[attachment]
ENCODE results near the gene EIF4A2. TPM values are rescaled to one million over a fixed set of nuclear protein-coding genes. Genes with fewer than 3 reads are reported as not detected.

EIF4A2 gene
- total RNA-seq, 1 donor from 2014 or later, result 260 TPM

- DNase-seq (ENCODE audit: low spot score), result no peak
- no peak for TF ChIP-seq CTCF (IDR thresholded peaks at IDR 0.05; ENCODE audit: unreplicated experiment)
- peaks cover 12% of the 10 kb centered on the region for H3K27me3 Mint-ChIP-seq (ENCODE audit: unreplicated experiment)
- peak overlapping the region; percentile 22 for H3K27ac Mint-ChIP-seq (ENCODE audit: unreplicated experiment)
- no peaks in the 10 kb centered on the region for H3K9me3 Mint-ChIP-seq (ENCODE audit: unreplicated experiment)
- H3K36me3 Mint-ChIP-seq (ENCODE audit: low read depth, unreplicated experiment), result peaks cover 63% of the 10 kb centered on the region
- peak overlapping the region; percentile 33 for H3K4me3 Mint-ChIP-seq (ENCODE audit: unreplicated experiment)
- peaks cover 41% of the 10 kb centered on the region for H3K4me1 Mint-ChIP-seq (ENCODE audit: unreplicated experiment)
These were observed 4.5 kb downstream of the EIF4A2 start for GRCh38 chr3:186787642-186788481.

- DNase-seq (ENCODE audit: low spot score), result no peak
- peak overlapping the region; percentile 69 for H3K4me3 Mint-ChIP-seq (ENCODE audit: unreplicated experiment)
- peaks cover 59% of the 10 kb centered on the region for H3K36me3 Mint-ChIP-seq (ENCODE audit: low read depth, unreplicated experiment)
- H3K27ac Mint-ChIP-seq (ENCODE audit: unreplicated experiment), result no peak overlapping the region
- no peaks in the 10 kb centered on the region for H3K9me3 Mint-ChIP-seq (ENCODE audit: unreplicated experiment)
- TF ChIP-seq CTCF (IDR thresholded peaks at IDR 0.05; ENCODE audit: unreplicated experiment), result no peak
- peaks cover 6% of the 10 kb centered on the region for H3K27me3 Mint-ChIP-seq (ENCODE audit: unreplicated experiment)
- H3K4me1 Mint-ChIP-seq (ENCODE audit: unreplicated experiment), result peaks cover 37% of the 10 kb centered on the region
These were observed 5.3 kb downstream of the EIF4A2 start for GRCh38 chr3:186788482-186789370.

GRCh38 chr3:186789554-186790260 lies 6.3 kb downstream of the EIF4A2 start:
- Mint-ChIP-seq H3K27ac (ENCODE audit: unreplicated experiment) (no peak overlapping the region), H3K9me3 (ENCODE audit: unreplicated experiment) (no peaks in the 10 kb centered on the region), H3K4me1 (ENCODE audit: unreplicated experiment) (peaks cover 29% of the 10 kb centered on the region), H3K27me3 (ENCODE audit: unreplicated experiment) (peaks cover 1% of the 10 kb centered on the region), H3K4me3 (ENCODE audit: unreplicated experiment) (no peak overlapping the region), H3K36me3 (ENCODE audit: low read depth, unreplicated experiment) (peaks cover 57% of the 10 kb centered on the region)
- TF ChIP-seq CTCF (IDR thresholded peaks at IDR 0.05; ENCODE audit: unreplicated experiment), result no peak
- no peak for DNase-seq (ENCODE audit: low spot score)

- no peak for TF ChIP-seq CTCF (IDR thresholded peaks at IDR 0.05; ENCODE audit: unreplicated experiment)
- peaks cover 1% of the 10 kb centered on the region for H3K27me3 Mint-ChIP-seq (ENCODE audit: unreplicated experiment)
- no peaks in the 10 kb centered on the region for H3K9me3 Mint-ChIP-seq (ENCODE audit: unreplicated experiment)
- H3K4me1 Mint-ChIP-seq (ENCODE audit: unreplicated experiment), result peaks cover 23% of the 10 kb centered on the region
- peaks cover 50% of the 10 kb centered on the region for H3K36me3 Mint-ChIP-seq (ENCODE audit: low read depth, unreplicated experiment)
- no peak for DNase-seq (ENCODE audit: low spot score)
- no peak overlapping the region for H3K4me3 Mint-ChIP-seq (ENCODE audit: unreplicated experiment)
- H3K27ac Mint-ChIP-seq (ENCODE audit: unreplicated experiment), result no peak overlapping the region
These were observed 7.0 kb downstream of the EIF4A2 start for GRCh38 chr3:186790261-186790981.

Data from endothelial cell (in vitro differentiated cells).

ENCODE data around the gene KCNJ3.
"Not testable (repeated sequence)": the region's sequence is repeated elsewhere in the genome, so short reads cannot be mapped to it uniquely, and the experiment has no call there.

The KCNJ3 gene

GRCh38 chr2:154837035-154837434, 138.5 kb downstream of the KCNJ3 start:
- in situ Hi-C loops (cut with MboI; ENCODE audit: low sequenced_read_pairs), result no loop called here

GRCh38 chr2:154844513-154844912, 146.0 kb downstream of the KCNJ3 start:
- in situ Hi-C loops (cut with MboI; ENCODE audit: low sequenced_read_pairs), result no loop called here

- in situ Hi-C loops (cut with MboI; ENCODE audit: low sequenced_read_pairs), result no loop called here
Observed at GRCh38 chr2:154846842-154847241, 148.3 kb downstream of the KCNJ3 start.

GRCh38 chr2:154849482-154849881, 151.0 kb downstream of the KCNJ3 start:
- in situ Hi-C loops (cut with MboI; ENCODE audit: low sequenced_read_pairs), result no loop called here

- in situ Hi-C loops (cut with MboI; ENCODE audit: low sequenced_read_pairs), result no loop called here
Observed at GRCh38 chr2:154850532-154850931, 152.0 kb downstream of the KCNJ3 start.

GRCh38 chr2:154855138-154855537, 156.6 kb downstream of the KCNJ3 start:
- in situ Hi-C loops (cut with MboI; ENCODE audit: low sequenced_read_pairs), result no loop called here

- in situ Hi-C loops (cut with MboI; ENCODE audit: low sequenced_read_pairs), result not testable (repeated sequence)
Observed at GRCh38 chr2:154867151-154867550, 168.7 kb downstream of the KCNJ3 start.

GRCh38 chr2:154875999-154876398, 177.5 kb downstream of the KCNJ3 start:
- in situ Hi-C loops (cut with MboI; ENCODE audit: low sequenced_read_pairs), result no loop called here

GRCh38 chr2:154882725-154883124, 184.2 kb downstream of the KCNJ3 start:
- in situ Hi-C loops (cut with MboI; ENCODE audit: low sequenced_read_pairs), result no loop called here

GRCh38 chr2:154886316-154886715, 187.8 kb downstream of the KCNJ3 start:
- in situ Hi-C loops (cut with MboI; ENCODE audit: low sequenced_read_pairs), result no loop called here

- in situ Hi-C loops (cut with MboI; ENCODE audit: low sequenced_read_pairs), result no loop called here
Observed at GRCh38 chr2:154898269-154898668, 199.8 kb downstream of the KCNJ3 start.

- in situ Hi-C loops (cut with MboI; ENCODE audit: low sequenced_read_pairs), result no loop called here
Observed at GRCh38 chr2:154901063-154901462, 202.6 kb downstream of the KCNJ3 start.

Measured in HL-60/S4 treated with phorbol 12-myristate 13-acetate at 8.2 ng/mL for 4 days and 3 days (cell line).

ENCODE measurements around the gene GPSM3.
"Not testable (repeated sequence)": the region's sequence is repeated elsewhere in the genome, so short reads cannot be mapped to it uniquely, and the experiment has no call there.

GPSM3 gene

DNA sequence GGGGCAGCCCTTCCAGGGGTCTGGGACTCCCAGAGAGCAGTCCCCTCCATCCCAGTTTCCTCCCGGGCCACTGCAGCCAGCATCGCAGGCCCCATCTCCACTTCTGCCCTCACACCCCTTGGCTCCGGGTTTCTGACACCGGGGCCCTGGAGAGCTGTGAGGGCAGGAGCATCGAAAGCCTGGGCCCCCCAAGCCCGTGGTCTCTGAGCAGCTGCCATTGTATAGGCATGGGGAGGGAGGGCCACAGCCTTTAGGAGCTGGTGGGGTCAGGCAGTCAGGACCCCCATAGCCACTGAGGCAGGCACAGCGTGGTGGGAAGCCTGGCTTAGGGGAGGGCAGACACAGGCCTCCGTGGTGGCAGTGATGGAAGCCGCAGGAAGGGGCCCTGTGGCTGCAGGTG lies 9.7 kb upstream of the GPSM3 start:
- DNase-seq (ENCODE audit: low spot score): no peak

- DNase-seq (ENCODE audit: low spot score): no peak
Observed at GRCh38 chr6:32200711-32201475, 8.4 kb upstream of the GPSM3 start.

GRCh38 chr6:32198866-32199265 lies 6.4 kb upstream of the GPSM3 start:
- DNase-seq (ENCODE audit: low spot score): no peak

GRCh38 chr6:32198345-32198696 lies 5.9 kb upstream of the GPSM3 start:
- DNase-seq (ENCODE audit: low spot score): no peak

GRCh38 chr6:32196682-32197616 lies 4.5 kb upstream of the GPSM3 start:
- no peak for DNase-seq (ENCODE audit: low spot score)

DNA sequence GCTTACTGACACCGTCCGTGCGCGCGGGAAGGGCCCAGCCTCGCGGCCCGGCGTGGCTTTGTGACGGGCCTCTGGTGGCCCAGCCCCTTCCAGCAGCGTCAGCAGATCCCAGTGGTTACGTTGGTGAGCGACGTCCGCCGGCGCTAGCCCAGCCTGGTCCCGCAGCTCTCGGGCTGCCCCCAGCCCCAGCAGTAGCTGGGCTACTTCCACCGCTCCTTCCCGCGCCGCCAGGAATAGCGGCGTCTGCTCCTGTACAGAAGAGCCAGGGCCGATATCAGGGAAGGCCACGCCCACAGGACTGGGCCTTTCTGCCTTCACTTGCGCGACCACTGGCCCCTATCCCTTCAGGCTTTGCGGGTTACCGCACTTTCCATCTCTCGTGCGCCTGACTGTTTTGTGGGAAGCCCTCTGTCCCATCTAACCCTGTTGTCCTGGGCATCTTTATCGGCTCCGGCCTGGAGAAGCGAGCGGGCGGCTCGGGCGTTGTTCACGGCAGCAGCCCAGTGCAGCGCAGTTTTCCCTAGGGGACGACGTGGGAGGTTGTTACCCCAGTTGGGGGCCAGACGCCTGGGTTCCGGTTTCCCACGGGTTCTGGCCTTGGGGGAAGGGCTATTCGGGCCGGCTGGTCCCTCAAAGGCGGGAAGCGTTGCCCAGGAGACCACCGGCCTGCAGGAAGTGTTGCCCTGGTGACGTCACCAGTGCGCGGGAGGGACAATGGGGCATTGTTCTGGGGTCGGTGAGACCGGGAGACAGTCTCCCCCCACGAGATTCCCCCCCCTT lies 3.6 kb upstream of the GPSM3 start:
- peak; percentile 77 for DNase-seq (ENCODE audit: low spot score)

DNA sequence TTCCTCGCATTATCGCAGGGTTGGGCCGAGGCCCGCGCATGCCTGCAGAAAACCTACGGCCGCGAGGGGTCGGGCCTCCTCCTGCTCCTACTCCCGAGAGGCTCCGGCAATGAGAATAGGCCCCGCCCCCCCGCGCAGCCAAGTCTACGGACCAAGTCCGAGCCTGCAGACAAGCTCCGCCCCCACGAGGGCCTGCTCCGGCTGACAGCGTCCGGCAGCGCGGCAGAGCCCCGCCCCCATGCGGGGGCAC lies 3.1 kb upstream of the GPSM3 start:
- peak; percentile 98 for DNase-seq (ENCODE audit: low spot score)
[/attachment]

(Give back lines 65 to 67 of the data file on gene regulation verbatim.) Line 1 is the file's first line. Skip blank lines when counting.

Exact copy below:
"Not testable (repeated sequence)": the region's sequence is repeated elsewhere in the genome, so short reads cannot be mapped to it uniquely, and the experiment has no call there.

GPSM3 gene

DNA sequence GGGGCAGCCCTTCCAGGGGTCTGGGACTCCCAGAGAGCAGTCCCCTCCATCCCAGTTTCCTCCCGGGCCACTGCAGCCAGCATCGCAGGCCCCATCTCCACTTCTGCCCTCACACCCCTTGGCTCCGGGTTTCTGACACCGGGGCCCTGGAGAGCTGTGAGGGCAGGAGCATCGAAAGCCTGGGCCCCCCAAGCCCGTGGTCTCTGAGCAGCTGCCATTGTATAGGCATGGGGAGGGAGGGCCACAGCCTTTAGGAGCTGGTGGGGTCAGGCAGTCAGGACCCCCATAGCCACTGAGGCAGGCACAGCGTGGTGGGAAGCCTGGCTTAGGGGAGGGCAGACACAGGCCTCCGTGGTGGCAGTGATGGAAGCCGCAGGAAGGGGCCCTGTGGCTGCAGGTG lies 9.7 kb upstream of the GPSM3 start: